Dear Mr. Sage,
While living in Arizona, I grew lots of drought-resistant Salvias that attracted hummingbirds and butterflies. I recently moved to Florida and face a different gardening challenge -- damp soil. We get lots of rainfall. Are there any water-loving Salvias and, if so, which ones attract butterflies and hummingbirds?
Soggy Salvia Gardener
Dear Soggy Salvia Gardener,
Congratulations on your new abundance of a resource in short supply for so many Salvia gardeners. Yes, there are many water-loving Salvias (true sages) of which a large percentage attract pollinators.
I could give you a list of choices from the butterfly-loving Salvia amplexicaulis to Salvia ionocalyx, which lures honeybees as well as butterflies and hummingbirds. However, it wouldn't account for other constraints, including your local USDA zone, that might affect your needs. I think it's better if I demonstrate how to cruise the Flowers by the Sea catalog to find what you need.
There are a number of easy ways to identify damp-tolerant, pollinator attracting Salvias in our catalog, beginning by accessing our Salvia Finder, which includes filters for identifying plants by water needs and attractiveness to pollinators. After opening a plant description, click on its "cultural icons" tab near the bottom of the page. Scroll to the bottom. If the plant resists deer and/or attracts butterflies, honeybees or hummingbirds, there will be a section labeled Wildlife containing icons indicating these characteristics. We base this information on personal observations in our test gardens as well as customer reports.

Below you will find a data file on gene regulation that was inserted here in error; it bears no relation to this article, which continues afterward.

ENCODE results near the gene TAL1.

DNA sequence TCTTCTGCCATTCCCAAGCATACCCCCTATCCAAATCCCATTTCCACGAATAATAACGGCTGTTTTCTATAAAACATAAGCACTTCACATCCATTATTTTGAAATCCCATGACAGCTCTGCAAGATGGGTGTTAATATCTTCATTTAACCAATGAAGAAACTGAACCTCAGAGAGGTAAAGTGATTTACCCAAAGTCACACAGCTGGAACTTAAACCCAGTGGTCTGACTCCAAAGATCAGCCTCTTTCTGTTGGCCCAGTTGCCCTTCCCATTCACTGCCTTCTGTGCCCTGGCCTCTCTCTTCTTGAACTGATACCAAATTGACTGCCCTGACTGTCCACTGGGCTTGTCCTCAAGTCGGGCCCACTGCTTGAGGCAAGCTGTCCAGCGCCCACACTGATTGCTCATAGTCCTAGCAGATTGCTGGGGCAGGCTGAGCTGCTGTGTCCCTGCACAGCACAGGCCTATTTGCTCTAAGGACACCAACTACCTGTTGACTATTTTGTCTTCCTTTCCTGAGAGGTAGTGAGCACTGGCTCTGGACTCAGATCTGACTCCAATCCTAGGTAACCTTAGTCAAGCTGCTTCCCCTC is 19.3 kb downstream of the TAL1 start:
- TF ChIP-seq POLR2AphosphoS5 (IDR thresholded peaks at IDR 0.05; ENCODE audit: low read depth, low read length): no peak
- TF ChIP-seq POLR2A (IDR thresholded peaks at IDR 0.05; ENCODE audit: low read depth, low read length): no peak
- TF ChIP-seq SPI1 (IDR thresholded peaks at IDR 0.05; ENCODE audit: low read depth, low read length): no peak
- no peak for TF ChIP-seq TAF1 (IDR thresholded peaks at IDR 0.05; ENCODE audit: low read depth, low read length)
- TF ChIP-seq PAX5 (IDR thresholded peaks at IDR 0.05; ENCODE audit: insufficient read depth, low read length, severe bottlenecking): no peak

You may also want to cross check Salvias in three plant queues -- Butterfly Plants, Hummingbird Plants and Salvias by Culture (it covers water needs) -- which you can access via the main menu on our home page. The butterfly and hummingbird queues include companion plants as well as Salvias.
Hummingbirds are native to the Western Hemisphere and will, in general, access the nectar of any western Salvia whether from the northern or southern hemispheres. In contrast, plants that butterflies love anywhere in the world stand a good chance of attracting Lepidoptera in your yard.
Just because we haven't seen butterflies or hummingbirds on particular plants in our yard doesn't necessarily mean that these pollinators never visit them. It may simply indicate an abundance of other favorites where butterflies and hummingbirds prefer feeding.
Thanks for Your Question,
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